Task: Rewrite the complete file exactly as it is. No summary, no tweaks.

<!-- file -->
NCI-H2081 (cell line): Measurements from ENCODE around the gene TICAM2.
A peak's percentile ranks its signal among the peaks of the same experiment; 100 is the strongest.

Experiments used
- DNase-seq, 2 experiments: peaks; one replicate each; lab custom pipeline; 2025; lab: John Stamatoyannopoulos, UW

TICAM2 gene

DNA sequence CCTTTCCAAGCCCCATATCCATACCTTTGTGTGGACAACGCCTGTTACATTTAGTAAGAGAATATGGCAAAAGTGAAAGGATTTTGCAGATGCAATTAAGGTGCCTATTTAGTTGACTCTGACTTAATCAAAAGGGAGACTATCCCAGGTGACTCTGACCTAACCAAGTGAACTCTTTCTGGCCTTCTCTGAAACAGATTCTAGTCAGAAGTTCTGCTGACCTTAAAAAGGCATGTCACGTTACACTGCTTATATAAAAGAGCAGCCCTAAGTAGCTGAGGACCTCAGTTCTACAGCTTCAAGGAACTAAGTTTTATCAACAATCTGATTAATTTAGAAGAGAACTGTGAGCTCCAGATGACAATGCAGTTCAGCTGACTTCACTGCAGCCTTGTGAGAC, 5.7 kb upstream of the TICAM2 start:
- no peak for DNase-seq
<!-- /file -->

NCI-H2081 (cell line): Measurements from ENCODE around the gene TICAM2.
A peak's percentile ranks its signal among the peaks of the same experiment; 100 is the strongest.

Experiments used
- DNase-seq, 2 experiments: peaks; one replicate each; lab custom pipeline; 2025; lab: John Stamatoyannopoulos, UW

TICAM2 gene

DNA sequence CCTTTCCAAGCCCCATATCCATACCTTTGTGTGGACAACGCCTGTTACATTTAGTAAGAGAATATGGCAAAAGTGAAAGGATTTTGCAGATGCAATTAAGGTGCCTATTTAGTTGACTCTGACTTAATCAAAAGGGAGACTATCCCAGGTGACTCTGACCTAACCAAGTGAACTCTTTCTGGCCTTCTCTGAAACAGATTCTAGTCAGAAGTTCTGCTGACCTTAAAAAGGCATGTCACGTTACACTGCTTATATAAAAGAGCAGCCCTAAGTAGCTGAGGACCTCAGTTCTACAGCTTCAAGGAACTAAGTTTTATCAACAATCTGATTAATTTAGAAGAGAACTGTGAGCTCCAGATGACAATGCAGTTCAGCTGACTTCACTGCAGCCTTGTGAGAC, 5.7 kb upstream of the TICAM2 start:
- no peak for DNase-seq